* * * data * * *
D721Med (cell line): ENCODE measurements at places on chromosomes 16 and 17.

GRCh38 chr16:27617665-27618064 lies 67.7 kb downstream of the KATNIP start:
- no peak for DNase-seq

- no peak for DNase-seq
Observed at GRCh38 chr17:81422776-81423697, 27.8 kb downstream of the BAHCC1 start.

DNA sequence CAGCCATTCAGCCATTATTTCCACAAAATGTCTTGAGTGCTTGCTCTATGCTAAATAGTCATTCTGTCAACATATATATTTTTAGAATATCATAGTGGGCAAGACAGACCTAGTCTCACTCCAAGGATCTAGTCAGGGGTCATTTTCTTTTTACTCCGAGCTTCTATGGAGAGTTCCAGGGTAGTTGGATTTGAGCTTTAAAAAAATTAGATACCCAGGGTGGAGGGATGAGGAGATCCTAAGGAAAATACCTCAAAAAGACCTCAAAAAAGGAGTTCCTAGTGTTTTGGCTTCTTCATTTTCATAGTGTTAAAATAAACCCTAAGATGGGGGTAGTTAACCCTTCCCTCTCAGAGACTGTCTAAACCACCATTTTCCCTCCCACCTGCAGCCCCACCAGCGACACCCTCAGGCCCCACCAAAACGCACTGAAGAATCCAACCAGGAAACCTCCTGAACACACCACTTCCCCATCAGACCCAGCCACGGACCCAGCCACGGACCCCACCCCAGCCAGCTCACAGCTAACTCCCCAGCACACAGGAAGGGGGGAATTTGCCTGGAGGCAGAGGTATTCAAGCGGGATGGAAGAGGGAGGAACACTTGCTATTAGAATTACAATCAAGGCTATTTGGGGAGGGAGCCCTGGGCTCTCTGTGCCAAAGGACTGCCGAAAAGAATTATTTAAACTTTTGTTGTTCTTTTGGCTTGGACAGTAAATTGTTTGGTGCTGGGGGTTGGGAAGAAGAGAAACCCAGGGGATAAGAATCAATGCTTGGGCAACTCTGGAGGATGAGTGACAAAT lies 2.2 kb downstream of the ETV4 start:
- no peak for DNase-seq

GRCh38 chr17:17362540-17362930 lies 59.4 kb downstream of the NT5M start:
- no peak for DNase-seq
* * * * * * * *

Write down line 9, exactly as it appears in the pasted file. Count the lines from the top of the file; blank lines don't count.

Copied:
- no peak for DNase-seq